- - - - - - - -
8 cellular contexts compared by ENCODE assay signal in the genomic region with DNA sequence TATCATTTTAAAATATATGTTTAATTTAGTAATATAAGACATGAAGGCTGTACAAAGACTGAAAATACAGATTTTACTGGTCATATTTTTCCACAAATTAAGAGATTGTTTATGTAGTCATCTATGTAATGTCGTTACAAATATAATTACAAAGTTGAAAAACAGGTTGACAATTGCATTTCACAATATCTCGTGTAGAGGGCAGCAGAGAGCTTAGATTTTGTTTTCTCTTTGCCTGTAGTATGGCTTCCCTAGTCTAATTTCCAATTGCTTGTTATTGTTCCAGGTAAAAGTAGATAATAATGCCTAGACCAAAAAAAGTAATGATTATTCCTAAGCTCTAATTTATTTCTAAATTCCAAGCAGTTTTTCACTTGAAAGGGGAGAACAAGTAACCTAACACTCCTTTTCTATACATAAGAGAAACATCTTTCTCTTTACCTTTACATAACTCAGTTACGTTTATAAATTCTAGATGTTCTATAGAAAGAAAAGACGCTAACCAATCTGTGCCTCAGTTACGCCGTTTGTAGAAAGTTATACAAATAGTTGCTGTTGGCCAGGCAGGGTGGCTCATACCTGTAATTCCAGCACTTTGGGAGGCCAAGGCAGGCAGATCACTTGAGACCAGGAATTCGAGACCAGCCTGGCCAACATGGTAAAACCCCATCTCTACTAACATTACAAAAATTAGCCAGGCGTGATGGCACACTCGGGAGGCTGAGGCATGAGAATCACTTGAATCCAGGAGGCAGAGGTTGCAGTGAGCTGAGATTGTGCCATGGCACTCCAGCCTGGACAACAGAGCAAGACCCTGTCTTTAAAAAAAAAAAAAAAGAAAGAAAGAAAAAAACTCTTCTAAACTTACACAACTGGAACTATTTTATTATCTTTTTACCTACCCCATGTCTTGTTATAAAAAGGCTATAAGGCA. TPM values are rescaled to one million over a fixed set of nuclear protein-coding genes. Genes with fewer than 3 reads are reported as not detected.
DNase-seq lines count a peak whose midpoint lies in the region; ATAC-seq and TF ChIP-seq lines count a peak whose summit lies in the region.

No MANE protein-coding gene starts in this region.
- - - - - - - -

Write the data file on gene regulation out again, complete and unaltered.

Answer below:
8 cellular contexts compared by ENCODE assay signal in the genomic region with DNA sequence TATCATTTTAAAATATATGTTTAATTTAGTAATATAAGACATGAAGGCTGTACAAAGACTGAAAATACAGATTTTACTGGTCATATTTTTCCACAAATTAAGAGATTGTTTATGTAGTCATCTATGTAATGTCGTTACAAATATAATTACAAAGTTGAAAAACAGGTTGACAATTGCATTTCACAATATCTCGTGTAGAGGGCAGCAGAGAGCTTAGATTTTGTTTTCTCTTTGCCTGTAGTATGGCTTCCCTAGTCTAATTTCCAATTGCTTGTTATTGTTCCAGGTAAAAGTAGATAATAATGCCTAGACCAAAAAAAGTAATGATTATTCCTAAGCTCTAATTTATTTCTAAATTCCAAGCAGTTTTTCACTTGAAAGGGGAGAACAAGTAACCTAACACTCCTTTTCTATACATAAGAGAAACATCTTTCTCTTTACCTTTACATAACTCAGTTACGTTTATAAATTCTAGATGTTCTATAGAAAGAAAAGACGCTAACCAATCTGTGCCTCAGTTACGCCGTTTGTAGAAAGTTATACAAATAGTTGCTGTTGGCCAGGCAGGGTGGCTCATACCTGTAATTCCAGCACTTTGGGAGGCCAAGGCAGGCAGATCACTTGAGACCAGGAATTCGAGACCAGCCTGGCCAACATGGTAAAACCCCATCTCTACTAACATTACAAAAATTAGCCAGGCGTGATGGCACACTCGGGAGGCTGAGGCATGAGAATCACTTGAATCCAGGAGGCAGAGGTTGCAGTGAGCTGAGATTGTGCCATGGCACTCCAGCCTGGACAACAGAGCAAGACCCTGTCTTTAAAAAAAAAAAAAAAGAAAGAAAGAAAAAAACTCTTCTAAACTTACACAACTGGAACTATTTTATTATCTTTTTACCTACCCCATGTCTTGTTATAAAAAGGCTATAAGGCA. TPM values are rescaled to one million over a fixed set of nuclear protein-coding genes. Genes with fewer than 3 reads are reported as not detected.
DNase-seq lines count a peak whose midpoint lies in the region; ATAC-seq and TF ChIP-seq lines count a peak whose summit lies in the region.

No MANE protein-coding gene starts in this region.